Air India flight 182, a Boeing 747-237B, was filled to capacity (329 passengers and crew aboard) when it suddenly exploded, broke up, and finally disintegrated as it spiraled down from FL310 into the Atlantic Ocean about 110 nautical miles off the Irish coast on June 23, 1985.
Flight 182 was en route from Mirabel Airport in Montreal to Heathrow Airport in London, and had had a mostly uneventful overnight transatlantic flight until it suddenly disappeared from Shannon (Ireland) ATC's radar screen at about ten minutes after 07:00 (GMT). The flight was about midway through the Vancouver-Toronto-Montreal-London-Delhi-Mumbai west-to-east route that had been one of Air India's regular intercontinental routes for about fifteen years.
Everything about the flight was normal except for two factors; one, the 747-237B was carrying a fifth engine, which was unpowered and mounted under the aircraft's left wing (between engine #3 and the fuselage) as it was ferried from Toronto, where it had been damaged in a runway scrape by another plane the prior year, back to India for repairs. The only abnormality this caused was the extra weight, which was compensated for by shifting the center of gravity in the baggage compartment to the right-most side of the aircraft. The other thing that was odd was that there was a Samsonite suitcase aboard, in the cargo hold, which had been loaded onto the aircraft prior to the first leg of its trek, in Vancouver. The suitcase was full of various clothing and also a small, homemade bomb hooked up to a timer. Although security was tight at the time, due to Hindu/Sikh clashes in India and the threat of random terrorism they brought from either side, this suitcase managed to evade security by being stowed by (as most evidence indicates) Vancouver International Airport ground employee Ajaib Singh Bagri, under the guidance of a millionaire countryman of his, Ripudaman Singh Malik, both of whom are Sikhs. By and large, the official opinion of the bombing was that it was retaliation for the Indian Army's storming of the Golden Temple in Amritsar, which left many Sikhs dead. (The Indian Prime Minister at the time, Indira Gandhi, paid for the affront by being assassinated by her own bodyguards, all of whom were Sikhs. Quite a lack of foresight on her part, IMO.)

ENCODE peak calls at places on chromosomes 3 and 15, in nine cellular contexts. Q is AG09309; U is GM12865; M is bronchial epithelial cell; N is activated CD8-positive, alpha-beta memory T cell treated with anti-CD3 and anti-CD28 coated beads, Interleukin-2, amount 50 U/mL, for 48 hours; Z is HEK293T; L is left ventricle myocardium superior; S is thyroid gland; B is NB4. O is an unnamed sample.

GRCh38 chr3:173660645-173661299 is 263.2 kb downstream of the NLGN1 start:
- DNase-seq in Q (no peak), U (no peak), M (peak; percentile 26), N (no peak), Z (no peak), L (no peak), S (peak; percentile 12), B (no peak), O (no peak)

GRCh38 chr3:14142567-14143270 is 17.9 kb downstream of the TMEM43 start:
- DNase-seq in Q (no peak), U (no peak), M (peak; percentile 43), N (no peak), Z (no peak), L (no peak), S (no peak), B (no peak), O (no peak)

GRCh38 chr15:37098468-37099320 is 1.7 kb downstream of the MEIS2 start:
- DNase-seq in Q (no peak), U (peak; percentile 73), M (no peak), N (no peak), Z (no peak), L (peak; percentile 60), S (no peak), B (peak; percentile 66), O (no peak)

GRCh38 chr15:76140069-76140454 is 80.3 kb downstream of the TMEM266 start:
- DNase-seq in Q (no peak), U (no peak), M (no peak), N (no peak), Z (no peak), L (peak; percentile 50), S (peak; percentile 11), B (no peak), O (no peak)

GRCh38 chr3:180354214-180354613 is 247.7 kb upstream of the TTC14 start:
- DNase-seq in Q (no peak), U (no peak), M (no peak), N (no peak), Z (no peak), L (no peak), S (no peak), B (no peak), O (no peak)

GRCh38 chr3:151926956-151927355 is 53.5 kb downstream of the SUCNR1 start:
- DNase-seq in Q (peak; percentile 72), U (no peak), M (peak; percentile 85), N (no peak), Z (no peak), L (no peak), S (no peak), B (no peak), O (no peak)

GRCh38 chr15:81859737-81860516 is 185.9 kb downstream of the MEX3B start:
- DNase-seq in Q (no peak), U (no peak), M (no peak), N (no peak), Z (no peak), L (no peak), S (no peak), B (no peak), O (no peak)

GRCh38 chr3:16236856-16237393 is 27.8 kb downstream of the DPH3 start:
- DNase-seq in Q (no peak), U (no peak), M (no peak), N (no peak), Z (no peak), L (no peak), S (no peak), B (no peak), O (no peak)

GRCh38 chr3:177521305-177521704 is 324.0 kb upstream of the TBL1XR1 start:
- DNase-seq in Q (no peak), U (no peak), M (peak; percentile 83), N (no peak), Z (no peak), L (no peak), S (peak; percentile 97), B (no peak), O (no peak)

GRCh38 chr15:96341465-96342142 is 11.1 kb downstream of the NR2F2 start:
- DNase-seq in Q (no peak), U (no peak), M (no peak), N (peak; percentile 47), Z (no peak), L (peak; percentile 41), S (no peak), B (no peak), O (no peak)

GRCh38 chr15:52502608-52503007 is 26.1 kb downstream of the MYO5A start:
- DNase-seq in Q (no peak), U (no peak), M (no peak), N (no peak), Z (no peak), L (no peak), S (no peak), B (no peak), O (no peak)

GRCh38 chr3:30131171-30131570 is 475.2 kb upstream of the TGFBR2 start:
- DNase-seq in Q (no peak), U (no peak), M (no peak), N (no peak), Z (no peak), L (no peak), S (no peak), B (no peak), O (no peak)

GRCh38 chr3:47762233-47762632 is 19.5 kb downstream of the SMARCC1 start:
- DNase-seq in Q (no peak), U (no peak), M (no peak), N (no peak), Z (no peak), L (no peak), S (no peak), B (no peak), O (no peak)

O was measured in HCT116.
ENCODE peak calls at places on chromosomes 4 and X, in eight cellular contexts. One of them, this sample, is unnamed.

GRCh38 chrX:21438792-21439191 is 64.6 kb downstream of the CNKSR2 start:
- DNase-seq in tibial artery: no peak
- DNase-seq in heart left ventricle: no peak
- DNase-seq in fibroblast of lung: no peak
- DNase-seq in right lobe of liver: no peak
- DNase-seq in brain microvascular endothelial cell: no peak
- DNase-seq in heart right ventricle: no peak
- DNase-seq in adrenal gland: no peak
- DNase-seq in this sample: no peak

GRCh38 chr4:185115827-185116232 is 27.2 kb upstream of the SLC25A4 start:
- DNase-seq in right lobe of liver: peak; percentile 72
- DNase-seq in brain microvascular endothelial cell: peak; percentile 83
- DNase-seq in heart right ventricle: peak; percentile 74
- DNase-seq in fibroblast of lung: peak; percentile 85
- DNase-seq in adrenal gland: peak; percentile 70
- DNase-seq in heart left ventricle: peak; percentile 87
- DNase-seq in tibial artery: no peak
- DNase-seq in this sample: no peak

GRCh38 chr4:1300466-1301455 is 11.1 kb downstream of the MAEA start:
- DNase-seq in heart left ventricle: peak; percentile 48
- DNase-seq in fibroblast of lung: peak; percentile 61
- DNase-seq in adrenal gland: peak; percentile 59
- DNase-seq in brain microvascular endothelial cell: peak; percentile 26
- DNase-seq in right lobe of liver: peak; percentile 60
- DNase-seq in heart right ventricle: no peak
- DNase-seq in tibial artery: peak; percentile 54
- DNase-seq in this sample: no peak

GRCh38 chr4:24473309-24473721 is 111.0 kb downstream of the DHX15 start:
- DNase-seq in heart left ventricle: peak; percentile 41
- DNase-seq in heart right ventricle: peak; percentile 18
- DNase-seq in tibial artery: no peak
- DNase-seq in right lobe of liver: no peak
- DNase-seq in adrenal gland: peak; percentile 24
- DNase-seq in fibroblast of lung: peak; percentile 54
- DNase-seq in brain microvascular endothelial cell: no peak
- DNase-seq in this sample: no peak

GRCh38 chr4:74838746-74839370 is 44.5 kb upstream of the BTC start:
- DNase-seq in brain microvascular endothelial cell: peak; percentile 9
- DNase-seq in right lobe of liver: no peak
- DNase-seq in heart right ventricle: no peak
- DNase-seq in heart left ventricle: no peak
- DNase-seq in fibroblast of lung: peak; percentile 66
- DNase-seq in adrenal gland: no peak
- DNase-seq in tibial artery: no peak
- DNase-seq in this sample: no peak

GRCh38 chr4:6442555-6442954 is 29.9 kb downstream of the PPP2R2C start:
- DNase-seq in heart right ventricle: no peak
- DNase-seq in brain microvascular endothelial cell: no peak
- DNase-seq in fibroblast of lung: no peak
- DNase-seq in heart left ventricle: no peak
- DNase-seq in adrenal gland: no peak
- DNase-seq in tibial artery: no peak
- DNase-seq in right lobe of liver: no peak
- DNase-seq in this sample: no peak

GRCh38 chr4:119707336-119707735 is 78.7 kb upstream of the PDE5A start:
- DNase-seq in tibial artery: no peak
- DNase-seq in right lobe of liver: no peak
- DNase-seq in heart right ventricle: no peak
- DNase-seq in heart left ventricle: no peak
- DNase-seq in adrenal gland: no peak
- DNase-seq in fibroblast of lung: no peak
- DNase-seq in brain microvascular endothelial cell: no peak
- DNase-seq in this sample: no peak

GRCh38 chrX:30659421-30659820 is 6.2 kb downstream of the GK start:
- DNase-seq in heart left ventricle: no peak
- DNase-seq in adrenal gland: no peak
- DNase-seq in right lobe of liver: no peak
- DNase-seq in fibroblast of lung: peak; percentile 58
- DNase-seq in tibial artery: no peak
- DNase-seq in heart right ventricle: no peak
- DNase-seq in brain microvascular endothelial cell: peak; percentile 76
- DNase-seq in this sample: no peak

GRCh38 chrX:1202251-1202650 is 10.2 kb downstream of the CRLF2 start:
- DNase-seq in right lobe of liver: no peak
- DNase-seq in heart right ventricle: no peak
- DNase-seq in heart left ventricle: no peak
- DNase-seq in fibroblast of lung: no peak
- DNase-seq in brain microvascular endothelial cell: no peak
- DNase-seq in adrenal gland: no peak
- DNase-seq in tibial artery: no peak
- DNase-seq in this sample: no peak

After the aircraft disintegrated and fell into the sea, most of it sunk to a depth of around 2,000m, making wreckage recovery extremely difficult. Surface vessels from the Irish Navy, the Canadian Coast Guard, and a number of English merchant ships combed the area of Flight 182's last known position for about three weeks, until they finally picked up on an electronic beacon that had been a part of the aircraft, which was meant to operate for 30 days independently if it was separated from the avionics panel. On July 9, 1985, the Canadian Coast Guard submersible John Cabot was dispatched to retrieve the CVR and FDR, which it did without incident. However, since they were officially the property of Air India and thereby the Indian government, a delay of another day ensued while the boxes were flown to Mumbai for examination. The data recorders revealed that they had both stopped working at exactly the same instant, which indicated that the aircraft's power was abruptly cut, meaning the suitcase containing the bomb must have been stowed very close to a generator array in the cargo bay. The loss of power, of course, resulted in an explosive decompression and what essentially amounted to a rapid fall from the sky and subsequent disintegration and sinking. There were no survivors, and the extent of the damage along with the rate at which it fell (at about 0.3g, close to weightlessness) meant that probably everyone on board had died before the impact with the sea. If anyone had survived the explosive decompression, breakup of the aircraft, and the rapid descent, they would've immediately died when they hit the water. The flight crew, however, seems to have died instantly; the last thing recorded by the CVR was a completed repeat of a squawk request from the Air India captain to Shannon ATC. A few seconds after that transmission, the CVR stopped recording and Shannon lost the radar reading on the 747.